internal housing sidewalls at distal ends of the internal housing, said internal housing sidewalls defining a first ovoidal slot through which the first offset crank portion passes, and said internal housing sidewalls further defining a second ovoidal slot through which the second offset crank portion passes;
a first internal housing bearing adjacent said first ovoidal slot, said first internal housing bearing having a generally planar, horizontally disposed upper bearing face and lower bearing face;
a second internal housing bearing adjacent said second ovoidal slot, said second internal housing bearing having a generally planar, horizontally disposed upper bearing face and lower bearing face;
a horizontally disposed first crankshaft, said first crankshaft including a first offset crankshaft portion offset by a distance A from the axis of the first crankshaft;
a horizontally disposed second crankshaft parallel to and spaced apart from said first crankshaft, said second crankshaft including a second offset crankshaft portion offset by a distance A from the axis of the second crankshaft;
a crankshaft phasing means including a first phase gear secured to the first crankshaft and a second phase gear secured to the second crankshaft;
a cylinder sleeve valve disposed in the operating chamber of said internal housing, said cylinder sleeve valve further defining at least one sleeve intake window and at least one sleeve exhaust window;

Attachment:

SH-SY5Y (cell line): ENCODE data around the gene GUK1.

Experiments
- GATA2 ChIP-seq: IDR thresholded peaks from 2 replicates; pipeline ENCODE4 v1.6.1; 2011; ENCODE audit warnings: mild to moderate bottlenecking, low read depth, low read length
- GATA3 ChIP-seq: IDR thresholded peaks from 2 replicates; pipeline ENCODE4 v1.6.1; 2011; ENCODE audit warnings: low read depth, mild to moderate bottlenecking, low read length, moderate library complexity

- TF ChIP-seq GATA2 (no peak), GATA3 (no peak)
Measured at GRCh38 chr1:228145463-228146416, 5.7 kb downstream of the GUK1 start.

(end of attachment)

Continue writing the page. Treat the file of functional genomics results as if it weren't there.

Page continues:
a sleeve oscillating means for rotationally oscillating said cylinder sleeve valve to cause timed, selected rotational positioning of the cylinder sleeve valve in response to changes in position of the internal housing within the external housing;
a third piston member is disposed for reciprocating operation in the operating chamber of the internal housing, said third piston member including a third piston head disposed in said cylinder sleeve valve, said third piston member further including a third piston crank bearing assembly, said third piston crank bearing assembly having a third piston bearing for rotationally engaging the first offset crank portion, and a first carrier bearing for engaging the first internal housing bearing; and
a fourth piston member is disposed for reciprocating operation in the operating chamber of the internal housing, so as to define between said third piston member and said fourth piston member a combustion chamber in the operating chamber of said internal housing, said fourth piston member including a fourth piston head disposed in said cylinder sleeve valve, said fourth piston member further including a fourth piston crank bearing assembly, said fourth piston crank bearing assembly having a fourth piston bearing for rotationally engaging the second offset crank portion, and a second carrier bearing for engaging the second internal housing bearing.
US08557874 1995-11-14 1995-11-14 Dual compression and dual expansion engine Expired - Lifetime US5623894A (en)

Priority Applications (1)

Application Number Priority Date Filing Date Title
US08557874 US5623894A (en) 1995-11-14 1995-11-14 Dual compression and dual expansion engine

Applications Claiming Priority (4)

Application Number Priority Date Filing Date Title
US08557874 US5623894A (en) 1995-11-14 1995-11-14 Dual compression and dual expansion engine
JP30021196A JP3947585B2 (en) 1995-11-14 1996-11-12 Dual compression and dual expansion engine